Being a night person, I usually find time for taking pictures at dusk or night. Sunset, diffused or artificial lighting, candle-light or moonshine apply their charm and flair to the picture. However, how often have we failed in capturing the atmosphere with only the remaining light available?
Lucile initiated the Photo101Rehab after the Photo101 Course in December 2014 for all photo enthusiasts to stay connected and to learn from each other. Meanwhile, it became a constant feature that continuously grows: Perelincolors is presenting Tech of the Month, Desleyjane from Musings of a frequent flying scientist is featuring the monthly Image Reboot. It’s a great pleasure for me (angleandviews) to join them in featuring this monthly series about Available Light. Each month, I will focus on one application or method of available light photography in detail. In all pictures, you will find the chosen camera settings in the caption. In this first post, I summarize some basics and invite you all to start playing with challenging light conditions.
To get started, I decided to jump in at the deep end: I took pictures at the midsummer festivities in Spitz at the Danube, Wachau in Austria. The Wachau region along the Danube is famous for its vine and vineyards. At midsummer, they have fires and fireworks to celebrate solstice. Lots of ships take tourists onto the water to enjoy the fireworks directly from the Danube. Others walk up the vineyards and watch the sparkling fireworks and lights of the ships mirroring in the water. This amazing setting of water, fireworks, lights and fires are ideal to play with the available light.
As I was joining the event by chance and therefore was not prepared for low-light conditions, I had to work with what I had: my camera (Nikon D7000) with a Nikkor 20mm 1:2.8 and my Samsung Galaxy S5 Mini smartphone. Missing a tripod, I had to take the pictures hand-held or putting the camera on one of the pillars stabilizing the winding vine. This already implements an important point: If you lack equipment simply stay inventive. You’ll always find some stable spots to support long exposures.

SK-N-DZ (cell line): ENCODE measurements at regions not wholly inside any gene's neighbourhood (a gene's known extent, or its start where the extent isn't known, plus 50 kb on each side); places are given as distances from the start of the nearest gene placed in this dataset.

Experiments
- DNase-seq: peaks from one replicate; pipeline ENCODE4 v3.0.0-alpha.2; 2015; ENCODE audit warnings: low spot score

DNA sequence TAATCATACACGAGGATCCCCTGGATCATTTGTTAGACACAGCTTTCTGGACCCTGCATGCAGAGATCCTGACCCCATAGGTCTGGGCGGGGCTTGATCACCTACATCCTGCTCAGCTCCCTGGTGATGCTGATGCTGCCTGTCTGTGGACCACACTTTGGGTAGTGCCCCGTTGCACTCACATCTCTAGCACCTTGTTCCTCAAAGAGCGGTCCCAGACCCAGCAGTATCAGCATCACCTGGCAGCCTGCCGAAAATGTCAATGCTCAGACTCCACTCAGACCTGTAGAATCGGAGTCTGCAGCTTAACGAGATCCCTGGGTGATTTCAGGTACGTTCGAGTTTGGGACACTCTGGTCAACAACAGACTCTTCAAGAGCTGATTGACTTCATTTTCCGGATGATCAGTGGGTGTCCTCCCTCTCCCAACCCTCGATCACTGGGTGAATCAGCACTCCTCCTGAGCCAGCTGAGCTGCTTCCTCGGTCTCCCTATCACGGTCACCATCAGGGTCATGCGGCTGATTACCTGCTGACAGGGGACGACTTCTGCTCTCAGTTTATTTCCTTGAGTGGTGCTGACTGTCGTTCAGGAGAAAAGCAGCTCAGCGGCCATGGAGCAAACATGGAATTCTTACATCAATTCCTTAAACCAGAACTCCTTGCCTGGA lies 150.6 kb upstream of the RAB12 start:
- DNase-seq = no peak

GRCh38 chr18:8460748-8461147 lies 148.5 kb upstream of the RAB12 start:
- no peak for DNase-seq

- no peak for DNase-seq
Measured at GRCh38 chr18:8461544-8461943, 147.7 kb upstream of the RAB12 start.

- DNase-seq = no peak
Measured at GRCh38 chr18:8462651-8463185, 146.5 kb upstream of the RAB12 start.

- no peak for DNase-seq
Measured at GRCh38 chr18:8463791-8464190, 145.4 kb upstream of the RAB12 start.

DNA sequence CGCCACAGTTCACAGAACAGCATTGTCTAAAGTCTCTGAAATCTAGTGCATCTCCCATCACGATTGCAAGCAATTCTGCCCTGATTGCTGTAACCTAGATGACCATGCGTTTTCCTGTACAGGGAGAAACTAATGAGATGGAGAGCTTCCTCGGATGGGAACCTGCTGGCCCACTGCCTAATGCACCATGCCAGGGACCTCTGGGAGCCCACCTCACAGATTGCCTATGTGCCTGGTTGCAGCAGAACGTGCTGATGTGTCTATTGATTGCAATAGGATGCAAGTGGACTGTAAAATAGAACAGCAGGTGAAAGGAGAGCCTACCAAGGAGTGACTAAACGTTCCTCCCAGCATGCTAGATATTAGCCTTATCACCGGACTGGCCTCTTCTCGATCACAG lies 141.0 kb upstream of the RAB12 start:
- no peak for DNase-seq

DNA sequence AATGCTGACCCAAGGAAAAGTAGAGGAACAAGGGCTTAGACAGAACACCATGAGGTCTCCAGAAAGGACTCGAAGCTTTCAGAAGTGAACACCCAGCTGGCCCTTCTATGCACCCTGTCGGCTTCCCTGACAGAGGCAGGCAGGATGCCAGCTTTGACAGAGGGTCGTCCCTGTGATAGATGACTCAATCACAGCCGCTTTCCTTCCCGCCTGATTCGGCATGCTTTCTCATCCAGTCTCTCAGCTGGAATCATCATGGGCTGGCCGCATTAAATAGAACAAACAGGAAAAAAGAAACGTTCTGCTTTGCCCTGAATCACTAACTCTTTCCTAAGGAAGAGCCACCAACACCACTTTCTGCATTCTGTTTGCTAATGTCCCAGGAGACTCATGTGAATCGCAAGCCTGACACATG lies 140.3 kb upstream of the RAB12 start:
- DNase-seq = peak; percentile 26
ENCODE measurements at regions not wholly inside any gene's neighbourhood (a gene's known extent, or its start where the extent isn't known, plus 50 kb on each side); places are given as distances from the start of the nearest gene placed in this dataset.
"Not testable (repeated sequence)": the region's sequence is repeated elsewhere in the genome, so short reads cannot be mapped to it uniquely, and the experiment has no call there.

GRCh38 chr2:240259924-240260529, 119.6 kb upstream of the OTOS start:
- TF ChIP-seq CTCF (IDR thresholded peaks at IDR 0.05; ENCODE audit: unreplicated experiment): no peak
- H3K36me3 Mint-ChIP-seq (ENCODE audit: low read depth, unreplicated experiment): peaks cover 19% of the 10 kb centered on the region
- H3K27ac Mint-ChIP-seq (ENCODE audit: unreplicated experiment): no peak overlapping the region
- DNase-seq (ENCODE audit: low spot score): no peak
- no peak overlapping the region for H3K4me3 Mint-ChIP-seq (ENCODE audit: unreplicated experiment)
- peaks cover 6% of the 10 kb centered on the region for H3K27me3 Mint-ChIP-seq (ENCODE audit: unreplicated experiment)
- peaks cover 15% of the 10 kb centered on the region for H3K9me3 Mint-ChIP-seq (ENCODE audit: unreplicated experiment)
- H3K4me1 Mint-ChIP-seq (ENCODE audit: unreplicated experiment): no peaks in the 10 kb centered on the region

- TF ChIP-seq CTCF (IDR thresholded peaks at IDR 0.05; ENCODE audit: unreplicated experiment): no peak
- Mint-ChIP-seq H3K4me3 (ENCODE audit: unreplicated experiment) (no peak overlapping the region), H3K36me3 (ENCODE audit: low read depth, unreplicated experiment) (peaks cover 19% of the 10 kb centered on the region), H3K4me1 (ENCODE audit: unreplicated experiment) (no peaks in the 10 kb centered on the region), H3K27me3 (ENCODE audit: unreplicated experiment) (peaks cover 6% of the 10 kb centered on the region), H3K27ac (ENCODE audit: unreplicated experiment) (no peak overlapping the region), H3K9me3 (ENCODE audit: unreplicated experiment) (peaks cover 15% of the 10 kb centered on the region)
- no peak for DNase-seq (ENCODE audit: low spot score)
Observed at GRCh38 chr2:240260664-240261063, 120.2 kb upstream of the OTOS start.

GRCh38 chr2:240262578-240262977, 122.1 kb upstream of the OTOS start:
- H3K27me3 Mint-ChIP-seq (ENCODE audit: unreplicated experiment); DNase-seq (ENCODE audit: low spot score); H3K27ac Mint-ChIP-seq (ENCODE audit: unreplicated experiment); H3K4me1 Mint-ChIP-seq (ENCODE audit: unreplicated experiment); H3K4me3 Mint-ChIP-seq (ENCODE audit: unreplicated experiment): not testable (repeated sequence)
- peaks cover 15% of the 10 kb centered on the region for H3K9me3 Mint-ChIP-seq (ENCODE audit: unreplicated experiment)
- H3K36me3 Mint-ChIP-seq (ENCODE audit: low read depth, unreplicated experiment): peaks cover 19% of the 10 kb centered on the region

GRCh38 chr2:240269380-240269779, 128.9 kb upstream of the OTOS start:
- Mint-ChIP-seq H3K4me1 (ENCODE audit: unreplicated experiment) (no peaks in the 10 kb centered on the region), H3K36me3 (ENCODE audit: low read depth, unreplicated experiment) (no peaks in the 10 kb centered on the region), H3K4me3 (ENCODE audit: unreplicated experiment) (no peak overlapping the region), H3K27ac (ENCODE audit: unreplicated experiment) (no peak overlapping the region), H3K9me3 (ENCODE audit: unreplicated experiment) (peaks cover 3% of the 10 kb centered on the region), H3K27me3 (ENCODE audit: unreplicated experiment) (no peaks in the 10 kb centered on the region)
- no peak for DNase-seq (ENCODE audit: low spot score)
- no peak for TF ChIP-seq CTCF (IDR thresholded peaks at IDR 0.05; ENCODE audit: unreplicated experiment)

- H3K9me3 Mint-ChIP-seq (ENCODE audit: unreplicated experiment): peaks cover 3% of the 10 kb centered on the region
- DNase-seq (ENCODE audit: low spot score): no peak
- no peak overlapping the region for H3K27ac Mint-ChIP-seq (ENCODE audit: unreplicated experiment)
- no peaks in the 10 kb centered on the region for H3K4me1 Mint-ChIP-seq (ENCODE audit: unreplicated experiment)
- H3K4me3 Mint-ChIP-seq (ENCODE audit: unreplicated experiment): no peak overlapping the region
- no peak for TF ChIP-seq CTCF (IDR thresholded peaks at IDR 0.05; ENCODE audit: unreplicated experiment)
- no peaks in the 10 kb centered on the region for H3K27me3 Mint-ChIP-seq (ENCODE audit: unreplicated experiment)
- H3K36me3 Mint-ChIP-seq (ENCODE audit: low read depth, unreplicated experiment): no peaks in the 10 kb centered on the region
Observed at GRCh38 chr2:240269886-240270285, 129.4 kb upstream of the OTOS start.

In general, always be creative: independent of which camera you use (DSLR, smartphone, compact camera), the picture is always composed by you! Choose some unusual perspectives, use nature’s structures, forms and lines. Don’t miss out the shadows, they might add an interesting effect or additional contrast to your picture. Using blur as a tool will lead the beholder’s eye to the spot in focus while the rest is framing it.
Photography literally means painting with light, here are some basics that we need to keep in mind, especially when we need to adapt to difficult conditions:
1) Aperture, exposure time and ISO need to be in the right balance: turning one wheel will always have a significant impact on the other. Beginning with twilight, you will have to make compromises. Try to get confident with the limitations and strengths of your camera.
2) Changing the aperture determines how much light travels to the sensor. An open aperture will lead to a shallow depth of field. Make sure to focus precisely that the important parts of the picture are sharp whereas the blurry parts seem diffuse on purpose.
3) The shutter speed defines for how long light may enter – short ones resulting in sharp pics, while longer ones lead to motion blur. For the fireworks, I have chosen around 10 seconds because the fireworks usually explode sequentially. With longer exposure times, you’ll increase the chance to catch more of them colorfully filling the sky in the picture.
4) The ISO is the indicator for light sensitivity. A higher ISO allows you to shoot at low-light conditions, but will increase the noise (unspecific random color in the picture). There are huge differences between cameras when shooting with high ISO values. I recommend to take several pictures with different ISO settings and compare the results on a big screen. If you know which maximum ISO you personally want to work with, you only need to balance aperture and shutter speed.
5) Different light sources have different temperature profiles. Taking pictures indoors with an artificial light source, outdoors in bright sunlight, or during a romantic candle-light dinner – the light will definitely influence the atmosphere of the picture. To capture the scenery realistically, you need to set the white balance accordingly. Most cameras have pre-defined settings for daylight, sunset/sunrise, cloudy skies that you can choose from. Alternatively, you can manually set the value in Kelvin. In these twilight pictures, I set the white balance manually to 4760K. Online you can find white balance – Kelvin charts listing the temperature ranges for different light conditions.
To be successful in available light photography, you need to remember 2 things:
1) Start playing: try different shutter-speeds while taking pictures hand-held to get a feeling at which shutter-speed your picture will become shaky and wiggly. At which ISO does your camera still reach a low noise-level? Know the maximum aperture of your lens, and if possible choose a lens with a large maximum aperture to be able to capture as much light as possible whenever needed.
2) Never be afraid of darkness!
If you like to join, link your post at Photo101Rehab or create a pingback and tag it with #availablelightrehab. I will add a wrap up with your entries at the end of the following topic. Next month, I’ll zoom in on light effects, stay tuned.